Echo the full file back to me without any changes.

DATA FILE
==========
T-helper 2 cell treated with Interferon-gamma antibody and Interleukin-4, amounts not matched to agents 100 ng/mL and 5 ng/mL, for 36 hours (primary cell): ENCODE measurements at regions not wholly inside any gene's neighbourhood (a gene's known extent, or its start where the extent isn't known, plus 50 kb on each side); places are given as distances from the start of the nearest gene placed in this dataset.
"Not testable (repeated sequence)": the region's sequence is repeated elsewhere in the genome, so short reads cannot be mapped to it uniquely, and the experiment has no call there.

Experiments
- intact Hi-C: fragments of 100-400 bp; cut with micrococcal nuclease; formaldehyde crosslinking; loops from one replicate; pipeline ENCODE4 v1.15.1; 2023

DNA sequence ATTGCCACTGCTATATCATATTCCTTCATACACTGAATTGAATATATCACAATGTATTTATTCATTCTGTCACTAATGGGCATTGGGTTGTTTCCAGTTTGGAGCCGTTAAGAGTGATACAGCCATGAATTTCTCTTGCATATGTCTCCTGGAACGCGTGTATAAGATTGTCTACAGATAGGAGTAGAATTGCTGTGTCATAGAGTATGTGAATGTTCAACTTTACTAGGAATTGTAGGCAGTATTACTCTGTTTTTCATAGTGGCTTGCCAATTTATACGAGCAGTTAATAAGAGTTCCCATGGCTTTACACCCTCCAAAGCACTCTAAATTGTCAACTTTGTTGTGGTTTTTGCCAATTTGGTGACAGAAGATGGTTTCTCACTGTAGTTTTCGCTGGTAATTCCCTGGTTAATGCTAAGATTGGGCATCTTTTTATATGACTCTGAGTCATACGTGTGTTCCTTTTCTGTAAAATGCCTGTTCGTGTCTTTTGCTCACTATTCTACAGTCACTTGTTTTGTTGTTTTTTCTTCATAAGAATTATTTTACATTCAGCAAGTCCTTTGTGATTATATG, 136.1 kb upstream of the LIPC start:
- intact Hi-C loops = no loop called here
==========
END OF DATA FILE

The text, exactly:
T-helper 2 cell treated with Interferon-gamma antibody and Interleukin-4, amounts not matched to agents 100 ng/mL and 5 ng/mL, for 36 hours (primary cell): ENCODE measurements at regions not wholly inside any gene's neighbourhood (a gene's known extent, or its start where the extent isn't known, plus 50 kb on each side); places are given as distances from the start of the nearest gene placed in this dataset.
"Not testable (repeated sequence)": the region's sequence is repeated elsewhere in the genome, so short reads cannot be mapped to it uniquely, and the experiment has no call there.

Experiments
- intact Hi-C: fragments of 100-400 bp; cut with micrococcal nuclease; formaldehyde crosslinking; loops from one replicate; pipeline ENCODE4 v1.15.1; 2023

DNA sequence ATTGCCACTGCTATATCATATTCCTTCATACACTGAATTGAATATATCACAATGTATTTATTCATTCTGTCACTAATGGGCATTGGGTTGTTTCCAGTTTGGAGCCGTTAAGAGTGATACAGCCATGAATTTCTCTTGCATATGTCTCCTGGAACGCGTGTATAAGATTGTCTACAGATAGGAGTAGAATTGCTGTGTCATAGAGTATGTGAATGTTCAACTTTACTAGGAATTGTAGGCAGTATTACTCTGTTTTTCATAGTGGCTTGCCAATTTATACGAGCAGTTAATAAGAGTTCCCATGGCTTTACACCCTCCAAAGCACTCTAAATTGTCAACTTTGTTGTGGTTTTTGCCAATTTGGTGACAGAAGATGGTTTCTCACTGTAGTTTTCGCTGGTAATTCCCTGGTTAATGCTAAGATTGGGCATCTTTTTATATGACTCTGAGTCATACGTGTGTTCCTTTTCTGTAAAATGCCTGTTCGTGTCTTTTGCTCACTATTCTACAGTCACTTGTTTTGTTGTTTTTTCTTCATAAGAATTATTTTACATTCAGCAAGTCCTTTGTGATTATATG, 136.1 kb upstream of the LIPC start:
- intact Hi-C loops = no loop called here